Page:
When applicant sought to set this matter for trial, defendant objected on the basis that the WCAB had no jurisdiction to resolve this issue as it was a dispute over medical care.

The WCJ concurred with defendant – because applicant had appealed the UR determination to IMR, she was now bound by IMR.  The WCAB reversed.  Citing Bertrand, the WCAB concluded that subsequent changes in law do not relieve parties of their respective contractual obligations.  The matter was remanded down to the trial level.

Unfortunately, what the opinion is lacking, much like the opinion in Bertrand, is a discussion of why Labor Code section 4062.2(f) does not control in this situation.  Specifically, the Labor Code holds that “[t]he parties may agree to an [AME] at any time, except as to issues subject to the independent medical review process …”

To your humble blogger, who is not a commissioner or a Court of Appeals Judge, but just a humble blogger, this subsection is a crystal-clear demonstration of legislative intent – only UR/IMR is to address issues of medical necessity.

Let’s take this reasoning to its natural conclusion – if the AME had retired and declined to respond to requests for comment, what would the parties have done?  Are the parties now obligated to find some other AME, or are they bound to the UR/IMR process?  Would the law invalidate any agreement to use a new AME?

Furthermore, if applicant’s position is that UR/IMR does not apply and that the AME should determine all medical necessity questions, by what right does the applicant impose costs on the defendant through the IMR process?  Is this not frivolous?  Should applicant not be ordered to pay back the costs of IMR so brazenly incurred?

The position that applicant is entitled to request IMR and, yet, is not bound by IMR’s determinations seems contradictory and unsustainable.

If a section of the Labor Code can be invalidated by “contracting” around it, by that rationale, could parties not simply contract out of the workers’ compensation system altogether?  The WCAB has shown exactly zero hesitation when the facts and the law support invalidating an independent contractor agreement and finding an employment relationship, regardless of the actual agreement between the parties – why should the WCAB hesitate to invalidate a contract agreement as to addressing future medical care in this case?

The bright side of this is, of course, that there are relatively few of these cases out there.  Accordingly, we can hope to see fewer and fewer of such disputes go south for the defense community in the years to come.

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SB617 Would Prohibit Apportionment to Genetics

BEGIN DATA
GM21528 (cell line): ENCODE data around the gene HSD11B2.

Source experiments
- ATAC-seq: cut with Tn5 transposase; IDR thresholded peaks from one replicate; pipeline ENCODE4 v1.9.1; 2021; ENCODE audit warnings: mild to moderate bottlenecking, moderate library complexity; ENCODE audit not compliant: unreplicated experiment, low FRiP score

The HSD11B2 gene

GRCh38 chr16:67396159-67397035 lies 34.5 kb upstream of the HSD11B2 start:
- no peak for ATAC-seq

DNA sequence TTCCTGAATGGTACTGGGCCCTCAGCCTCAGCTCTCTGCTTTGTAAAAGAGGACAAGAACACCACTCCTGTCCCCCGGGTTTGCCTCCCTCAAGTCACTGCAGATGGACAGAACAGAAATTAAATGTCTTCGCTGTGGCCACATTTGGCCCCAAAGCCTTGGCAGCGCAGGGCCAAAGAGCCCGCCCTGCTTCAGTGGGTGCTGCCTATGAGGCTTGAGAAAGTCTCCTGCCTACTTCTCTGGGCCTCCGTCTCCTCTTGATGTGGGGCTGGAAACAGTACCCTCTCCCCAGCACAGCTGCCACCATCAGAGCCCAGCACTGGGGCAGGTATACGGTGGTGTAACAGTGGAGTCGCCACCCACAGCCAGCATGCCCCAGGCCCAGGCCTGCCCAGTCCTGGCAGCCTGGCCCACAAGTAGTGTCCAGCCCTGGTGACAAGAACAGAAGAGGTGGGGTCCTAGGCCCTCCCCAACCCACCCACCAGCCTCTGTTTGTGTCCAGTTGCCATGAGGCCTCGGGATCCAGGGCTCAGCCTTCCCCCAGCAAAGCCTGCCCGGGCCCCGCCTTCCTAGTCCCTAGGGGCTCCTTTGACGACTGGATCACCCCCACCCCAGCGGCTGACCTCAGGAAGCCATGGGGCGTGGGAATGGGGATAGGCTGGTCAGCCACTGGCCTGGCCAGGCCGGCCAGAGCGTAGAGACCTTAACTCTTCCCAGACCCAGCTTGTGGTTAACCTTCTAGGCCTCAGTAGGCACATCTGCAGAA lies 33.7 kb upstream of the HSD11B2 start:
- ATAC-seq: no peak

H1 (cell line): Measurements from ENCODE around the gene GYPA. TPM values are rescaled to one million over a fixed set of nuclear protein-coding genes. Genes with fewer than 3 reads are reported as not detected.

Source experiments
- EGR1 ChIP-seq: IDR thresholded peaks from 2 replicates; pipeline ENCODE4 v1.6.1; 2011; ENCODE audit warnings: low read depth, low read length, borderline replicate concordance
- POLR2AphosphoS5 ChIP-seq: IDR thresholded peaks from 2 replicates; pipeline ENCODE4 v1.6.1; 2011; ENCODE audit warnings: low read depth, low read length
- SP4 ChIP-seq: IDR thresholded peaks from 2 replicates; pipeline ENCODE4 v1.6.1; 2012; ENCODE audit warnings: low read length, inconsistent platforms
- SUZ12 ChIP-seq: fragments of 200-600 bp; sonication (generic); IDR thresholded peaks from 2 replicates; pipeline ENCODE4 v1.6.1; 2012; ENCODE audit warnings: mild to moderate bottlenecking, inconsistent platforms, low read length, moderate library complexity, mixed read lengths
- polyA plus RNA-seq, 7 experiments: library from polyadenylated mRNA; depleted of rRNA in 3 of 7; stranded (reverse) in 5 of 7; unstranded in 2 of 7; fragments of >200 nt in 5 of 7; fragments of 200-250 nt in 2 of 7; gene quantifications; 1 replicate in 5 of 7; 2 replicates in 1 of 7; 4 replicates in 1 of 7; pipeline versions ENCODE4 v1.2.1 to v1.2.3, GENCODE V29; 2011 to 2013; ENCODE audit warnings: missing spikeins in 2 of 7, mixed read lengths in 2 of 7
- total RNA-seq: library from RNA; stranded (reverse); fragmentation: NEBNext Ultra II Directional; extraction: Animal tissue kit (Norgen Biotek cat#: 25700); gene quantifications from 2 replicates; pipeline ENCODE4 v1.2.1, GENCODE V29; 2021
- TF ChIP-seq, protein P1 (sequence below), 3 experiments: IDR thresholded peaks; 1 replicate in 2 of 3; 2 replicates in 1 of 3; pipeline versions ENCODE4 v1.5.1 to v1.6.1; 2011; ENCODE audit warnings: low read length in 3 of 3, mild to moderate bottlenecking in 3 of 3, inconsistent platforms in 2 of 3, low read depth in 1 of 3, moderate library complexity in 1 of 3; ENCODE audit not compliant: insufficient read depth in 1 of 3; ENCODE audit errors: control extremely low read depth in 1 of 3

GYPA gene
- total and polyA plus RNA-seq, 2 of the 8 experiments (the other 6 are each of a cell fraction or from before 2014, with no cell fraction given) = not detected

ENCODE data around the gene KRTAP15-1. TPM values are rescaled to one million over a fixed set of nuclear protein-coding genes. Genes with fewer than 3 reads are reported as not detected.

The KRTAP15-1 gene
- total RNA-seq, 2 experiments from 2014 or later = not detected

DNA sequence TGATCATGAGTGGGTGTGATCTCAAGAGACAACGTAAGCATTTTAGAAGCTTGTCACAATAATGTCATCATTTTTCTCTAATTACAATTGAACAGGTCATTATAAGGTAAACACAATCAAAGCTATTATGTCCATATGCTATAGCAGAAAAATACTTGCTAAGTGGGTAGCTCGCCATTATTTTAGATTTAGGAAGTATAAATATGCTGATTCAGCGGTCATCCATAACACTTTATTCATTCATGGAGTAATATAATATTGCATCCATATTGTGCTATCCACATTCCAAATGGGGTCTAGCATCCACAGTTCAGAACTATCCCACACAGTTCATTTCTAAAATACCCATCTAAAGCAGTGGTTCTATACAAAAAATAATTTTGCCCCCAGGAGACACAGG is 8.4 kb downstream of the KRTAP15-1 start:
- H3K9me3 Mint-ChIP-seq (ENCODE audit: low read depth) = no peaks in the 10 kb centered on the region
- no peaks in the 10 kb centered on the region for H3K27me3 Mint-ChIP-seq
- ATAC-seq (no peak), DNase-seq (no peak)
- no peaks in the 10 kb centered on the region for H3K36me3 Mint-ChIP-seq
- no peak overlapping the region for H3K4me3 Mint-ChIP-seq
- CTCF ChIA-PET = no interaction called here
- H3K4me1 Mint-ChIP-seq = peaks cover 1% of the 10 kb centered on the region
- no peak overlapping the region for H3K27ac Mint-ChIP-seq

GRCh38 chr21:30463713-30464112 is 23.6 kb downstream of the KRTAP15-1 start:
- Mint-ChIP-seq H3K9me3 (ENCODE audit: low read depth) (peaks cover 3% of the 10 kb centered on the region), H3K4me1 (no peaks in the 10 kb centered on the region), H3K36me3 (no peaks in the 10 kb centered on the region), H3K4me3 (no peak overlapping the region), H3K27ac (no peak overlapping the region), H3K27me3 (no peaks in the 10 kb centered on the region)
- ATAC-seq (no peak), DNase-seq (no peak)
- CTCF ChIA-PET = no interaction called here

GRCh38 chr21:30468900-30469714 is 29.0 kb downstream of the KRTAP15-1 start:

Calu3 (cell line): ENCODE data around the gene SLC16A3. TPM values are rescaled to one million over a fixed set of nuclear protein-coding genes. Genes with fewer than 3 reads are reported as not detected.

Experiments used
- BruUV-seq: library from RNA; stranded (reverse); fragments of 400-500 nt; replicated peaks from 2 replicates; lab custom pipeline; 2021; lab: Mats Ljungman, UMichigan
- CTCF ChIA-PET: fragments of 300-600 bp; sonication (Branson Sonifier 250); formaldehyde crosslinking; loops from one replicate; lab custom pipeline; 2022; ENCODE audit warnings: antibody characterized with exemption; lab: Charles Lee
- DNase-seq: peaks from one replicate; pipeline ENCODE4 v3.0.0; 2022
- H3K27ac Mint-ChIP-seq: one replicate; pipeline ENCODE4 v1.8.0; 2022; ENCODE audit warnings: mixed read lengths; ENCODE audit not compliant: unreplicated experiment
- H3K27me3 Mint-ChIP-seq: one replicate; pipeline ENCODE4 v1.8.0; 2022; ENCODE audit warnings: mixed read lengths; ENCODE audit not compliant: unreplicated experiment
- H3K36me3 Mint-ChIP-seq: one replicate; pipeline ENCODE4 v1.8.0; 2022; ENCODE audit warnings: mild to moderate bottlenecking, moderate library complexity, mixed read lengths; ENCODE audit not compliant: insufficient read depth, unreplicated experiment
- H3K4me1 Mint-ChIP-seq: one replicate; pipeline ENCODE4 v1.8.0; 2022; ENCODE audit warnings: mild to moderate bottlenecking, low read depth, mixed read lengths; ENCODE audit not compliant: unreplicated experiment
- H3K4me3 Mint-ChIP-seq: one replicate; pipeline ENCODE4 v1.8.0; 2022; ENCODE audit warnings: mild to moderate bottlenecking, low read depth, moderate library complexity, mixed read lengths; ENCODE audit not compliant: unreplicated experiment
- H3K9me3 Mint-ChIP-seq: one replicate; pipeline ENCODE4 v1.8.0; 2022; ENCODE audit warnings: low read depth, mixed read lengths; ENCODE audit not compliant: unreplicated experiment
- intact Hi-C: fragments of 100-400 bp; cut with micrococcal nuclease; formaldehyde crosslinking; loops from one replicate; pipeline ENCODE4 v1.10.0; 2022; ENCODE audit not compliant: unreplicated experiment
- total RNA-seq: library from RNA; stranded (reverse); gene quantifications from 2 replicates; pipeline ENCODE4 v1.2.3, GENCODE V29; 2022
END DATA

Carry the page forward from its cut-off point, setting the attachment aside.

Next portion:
September 6th, 2017 2 comments

Happy Wednesday, dear readers!

As you might recall, the defense community scored a victory with the case of Rice, wherein the Court of Appeal upheld a QME’s apportionment of applicant’s permanent disability to genetics.  The Court of Appeal declined to disturb the Court of Appeal’s opinions, so that’s that.  It’s settled, dear readers – we can all go home.  Genetics and hereditary factors can be a source of apportionment.

But… what’s this? It looks like some people in the California Legislature aren’t happy that employers will not be responsible for paying benefits for permanent disability not caused by the employment.

Senator Steve Bradford (D-35th District), has introduced Senate Bill No. 617 which would “require that heredity and genetics be excluded as bases for causation for purposes of determining apportionment of permanent disability.”

The bill would essentially overrule the Rice decision, prohibiting apportionment to non-industrial factors if those factors are the products of genetics or heredity.  Previously, Governor Brown vetoed a similar bill that would have prevented apportionment to menopause or child birth, so hopefully we could expect a similar result from the Governor’s mansion should any such bill reach its desk.

Practically speaking, what could possibly be the logic of such a bill?  California’s employers are already laden with burden after burden and insurance in California is among the most expensive in the Union.  It is no stretch of the imagination to claim that California is effectively pricing the labor of Californians out of the market.

Hopefully, SB 617 will join the pantheon of other bad ideas in history’s forgotten pages, rather than becoming California law.  Should California’s legislature ever grant your humble blogger the power to veto its bills, I assure you this will be on the chopping-block.  For now, though, your humble blogger must resign himself to rolling his eyes in disapproval and hoping that those with influence in Sacramento will see this proposed law to its just end.